Sussexes ‘to move forward with impressive work’ to change narrative
Camilla Tominey discusses royal properties on This Morning
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Recent reports have suggested Prince Harry and his wife Meghan Markle are losing favour with Americans. The Duke and Duchess of Sussex were the targets of a recent South Park episode, during which the fictional ‘Prince and Princess of Canada’ embark on a worldwide tour protesting for their privacy. According to some royal commentators, the parody reflects what Americans “are starting to think of Harry and Meghan,” and the couple must soon make an effort to regain public affection.
Discussing the recent South Park episode on their podcast Royally Us, hosts Christine Ross and Christina Garibaldi speculated over what might be next for the Sussexes.
Ms Garibaldi said: “This very pointed, specific — although nonspecific — episode about Harry and Meghan is really interesting. We talk a lot about what the British people think about Harry and Meghan versus what the Americans think about Harry and Meghan.”
Ms Ross added: “Now, as an American who’s living here today, this is what people are starting to think of Harry and Meghan. You wanted your privacy but you’re putting everything out there and getting mad at other people when they talk about you in the public.
“It’s actually nice that they’re taking a little bit of a step back and not doing so many things publicly. I feel like they needed to take a step back and do things a little bit more privately until they figured out their next move.”
Ms Garibaldi added: “Yeah, and we’ve talked a lot about where they go from here. Because really, they need to move forward with really important, impressive amounts of work. Otherwise, all we’re going to remember them for is their ‘Worldwide Privacy Tour’.”
There were claims that the Duke and Duchess of Sussex were furious about the South Park episode and considering legal action, but a representative for the couple dismissed the report, describing it as “baseless” and “boring”.
The episode, which is based around two characters who look almost identical to Meghan and Harry, sees the Princess of Canada — a “sorority girl, actress, influencer, victim” — and her husband, who has written a tell-all book about his family and the media called “Waaagh!”, fly their private jet across the globe in a high-profile publicity blitz in a bid to stop people talking about them.
In the days after, several reports suggested that Meghan was distinctly unhappy with the portrayal of her and her husband. The Spectator claimed the Duchess was “upset and overwhelmed” by the show and that she was “annoyed by South Park but refuses to watch it all” — though its source’s identity was unclear.
Meanwhile, royal commentator Neil Sean claimed the Sussexes’ representatives were watching the series closely for any more attacks.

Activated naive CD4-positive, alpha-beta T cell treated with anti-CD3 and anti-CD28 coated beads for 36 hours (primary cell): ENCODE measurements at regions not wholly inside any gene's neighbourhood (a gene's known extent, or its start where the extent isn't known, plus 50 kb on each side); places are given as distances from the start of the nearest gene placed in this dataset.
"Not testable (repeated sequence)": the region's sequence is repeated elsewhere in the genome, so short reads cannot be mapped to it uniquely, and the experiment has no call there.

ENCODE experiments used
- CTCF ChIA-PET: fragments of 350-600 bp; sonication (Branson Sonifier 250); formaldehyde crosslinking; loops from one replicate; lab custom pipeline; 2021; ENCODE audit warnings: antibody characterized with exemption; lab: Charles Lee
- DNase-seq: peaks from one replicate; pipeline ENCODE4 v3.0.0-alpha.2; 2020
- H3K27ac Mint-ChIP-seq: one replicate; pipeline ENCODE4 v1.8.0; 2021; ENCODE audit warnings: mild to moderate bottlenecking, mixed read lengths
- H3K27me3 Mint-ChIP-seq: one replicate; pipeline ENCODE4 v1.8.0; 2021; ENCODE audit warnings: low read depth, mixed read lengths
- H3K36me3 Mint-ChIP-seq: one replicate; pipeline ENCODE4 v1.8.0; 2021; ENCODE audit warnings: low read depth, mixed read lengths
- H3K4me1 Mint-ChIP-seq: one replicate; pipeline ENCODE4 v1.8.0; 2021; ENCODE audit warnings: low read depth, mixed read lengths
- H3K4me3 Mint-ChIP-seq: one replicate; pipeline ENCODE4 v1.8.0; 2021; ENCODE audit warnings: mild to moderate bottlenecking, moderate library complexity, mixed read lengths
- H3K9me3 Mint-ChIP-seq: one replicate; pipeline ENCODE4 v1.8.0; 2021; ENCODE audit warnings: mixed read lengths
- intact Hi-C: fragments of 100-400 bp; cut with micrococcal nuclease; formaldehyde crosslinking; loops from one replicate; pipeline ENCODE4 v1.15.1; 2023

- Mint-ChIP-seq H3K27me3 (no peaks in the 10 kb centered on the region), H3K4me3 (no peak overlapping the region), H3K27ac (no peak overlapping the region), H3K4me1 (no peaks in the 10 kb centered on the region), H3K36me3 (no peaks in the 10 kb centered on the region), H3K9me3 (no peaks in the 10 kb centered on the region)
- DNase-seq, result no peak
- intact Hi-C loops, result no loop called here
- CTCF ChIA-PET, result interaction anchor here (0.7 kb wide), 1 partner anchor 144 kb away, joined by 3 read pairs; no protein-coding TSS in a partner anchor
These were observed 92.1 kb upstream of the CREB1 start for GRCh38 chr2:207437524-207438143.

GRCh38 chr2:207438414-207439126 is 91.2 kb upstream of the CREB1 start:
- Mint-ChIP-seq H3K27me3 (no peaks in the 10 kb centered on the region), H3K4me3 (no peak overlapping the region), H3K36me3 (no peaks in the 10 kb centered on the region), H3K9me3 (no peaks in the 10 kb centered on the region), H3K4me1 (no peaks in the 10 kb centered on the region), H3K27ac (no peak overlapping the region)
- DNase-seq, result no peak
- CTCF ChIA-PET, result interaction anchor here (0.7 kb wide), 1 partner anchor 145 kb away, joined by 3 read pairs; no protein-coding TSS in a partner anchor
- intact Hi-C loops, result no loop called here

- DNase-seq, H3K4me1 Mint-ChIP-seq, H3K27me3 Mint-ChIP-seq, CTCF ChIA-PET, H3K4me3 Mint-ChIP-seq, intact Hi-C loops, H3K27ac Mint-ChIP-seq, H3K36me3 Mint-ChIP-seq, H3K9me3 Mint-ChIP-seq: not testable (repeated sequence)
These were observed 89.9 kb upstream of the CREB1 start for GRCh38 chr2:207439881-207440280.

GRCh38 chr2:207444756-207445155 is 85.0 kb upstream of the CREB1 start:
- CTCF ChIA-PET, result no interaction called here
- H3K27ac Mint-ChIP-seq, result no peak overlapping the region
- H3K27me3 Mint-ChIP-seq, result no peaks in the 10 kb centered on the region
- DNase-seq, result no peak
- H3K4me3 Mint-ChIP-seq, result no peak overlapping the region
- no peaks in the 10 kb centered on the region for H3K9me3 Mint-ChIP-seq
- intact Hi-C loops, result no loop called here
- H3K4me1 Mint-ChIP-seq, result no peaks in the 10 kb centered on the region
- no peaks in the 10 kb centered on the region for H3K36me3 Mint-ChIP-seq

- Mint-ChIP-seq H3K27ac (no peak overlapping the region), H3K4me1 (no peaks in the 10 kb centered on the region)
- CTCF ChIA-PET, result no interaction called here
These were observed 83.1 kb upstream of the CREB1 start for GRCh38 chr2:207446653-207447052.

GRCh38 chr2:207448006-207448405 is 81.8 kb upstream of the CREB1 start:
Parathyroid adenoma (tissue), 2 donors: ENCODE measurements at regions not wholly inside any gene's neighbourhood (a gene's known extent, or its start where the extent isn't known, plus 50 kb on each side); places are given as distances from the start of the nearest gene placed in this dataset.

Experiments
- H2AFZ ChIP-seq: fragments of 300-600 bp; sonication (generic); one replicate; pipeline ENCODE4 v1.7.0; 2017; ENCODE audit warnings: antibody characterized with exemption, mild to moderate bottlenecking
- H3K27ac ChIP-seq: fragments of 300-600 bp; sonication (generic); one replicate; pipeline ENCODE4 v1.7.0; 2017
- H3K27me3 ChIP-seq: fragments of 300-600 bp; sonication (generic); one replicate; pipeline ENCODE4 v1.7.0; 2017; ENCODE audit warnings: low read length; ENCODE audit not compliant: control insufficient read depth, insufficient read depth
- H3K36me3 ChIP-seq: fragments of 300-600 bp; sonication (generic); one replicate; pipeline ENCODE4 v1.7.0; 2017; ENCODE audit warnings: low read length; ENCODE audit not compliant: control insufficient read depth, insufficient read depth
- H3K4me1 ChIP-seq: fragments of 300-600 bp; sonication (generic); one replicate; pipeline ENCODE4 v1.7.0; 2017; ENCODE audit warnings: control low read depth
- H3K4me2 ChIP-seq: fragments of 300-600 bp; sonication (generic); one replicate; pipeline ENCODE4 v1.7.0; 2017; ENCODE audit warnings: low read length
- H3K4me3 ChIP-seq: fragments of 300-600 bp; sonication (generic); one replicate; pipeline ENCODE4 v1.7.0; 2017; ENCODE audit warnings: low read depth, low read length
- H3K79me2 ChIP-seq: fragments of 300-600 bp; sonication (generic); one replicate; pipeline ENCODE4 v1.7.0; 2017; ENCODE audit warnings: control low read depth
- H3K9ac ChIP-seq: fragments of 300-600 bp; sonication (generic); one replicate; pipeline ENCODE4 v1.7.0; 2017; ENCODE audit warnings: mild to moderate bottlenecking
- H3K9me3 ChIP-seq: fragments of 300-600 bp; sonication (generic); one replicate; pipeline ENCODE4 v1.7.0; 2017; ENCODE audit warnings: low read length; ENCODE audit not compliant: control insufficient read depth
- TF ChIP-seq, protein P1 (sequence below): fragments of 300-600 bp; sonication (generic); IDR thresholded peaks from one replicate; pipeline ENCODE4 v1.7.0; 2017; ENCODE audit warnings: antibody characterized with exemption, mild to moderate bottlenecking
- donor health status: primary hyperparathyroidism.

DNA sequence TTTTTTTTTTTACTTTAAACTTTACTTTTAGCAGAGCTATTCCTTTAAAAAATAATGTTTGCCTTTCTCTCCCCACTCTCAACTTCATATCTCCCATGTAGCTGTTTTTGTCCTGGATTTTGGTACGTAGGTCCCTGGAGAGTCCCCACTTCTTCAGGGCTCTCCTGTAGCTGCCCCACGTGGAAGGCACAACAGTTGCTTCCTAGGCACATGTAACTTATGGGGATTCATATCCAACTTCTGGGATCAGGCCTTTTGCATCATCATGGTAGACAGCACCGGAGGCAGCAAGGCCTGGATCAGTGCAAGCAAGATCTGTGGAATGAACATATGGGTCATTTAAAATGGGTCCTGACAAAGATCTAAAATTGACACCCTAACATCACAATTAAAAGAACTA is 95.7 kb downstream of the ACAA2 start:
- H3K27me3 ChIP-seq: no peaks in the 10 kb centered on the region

Writing for Fox News, he said: “According to sources close to the ex-royals, it appears that, like so many things with Meghan and Harry, this may have legal ramifications attached,” an assertion seemingly proven wrong by the Sussex representative’s comments. “Their legal team are casting an eye over the episode to see what is wrong and what could be turned into something more sinister.”
Neither Harry nor Meghan have commented publicly on the episode and, according to a US celebrity publicity expert, the wrong reaction could have negative ramifications for the couple.
Expert Matt Yanofsky told the Daily Mirror: “Meghan Markle is divisive, and South Park is playing on that image, so it won’t impact her,” but claimed the episode “could impact her differently” if she were to lash out.
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Be that as it may, the Sussexes’ popularity has supposedly taken a hit following the release of the satirical animation.
According to a poll by Newsweek last month, Harry and Meghan are now more unpopular in the US than Prince Andrew.
The Duke of Sussex’s popularity has sunk 48 points since December, giving him a net approval rating of -10. While the Duchess’s net approval rating has dropped by 40 points to -17.
In contrast, the Duke of York was given a net approval rating of -2 suggesting he’s more popular among American adults than the US-based royals.
The Daily Express’s royal correspondent Richard Palmer has argued that “liberal America” is becoming increasingly fed up with the Sussexes.
He made the point during an appearance on Royal Round Up, saying: “I do think it does show that liberal America is turning against them and is fed up with their moaning really, I suppose to put it bluntly.”
While Harry and Meghan have remained relatively low-profile since the publication of Spare, it is understood that the couple have big plans for the future.
Archewell, the Sussexes’ media organisation and charitable foundation, will be parting ways with two of its senior figures this year.
Via a press release, Harry and Meghan thanked Ben Browning, the organisation’s head of content who oversaw the Netflix series, and Fara Taylor, head of marketing, for their help with “vital ‘look back’ projects”. It went on to say, however, that they will now focus on projects that “look forward”.
The couple, who signed a multi-million-pound deal with Netflix in 2020, have previously shown interest in developing romantic comedies.
According to royal commentator Kinsey Schofield, a pivot from documentary projects about themselves to creating fictional series would be a smart move.
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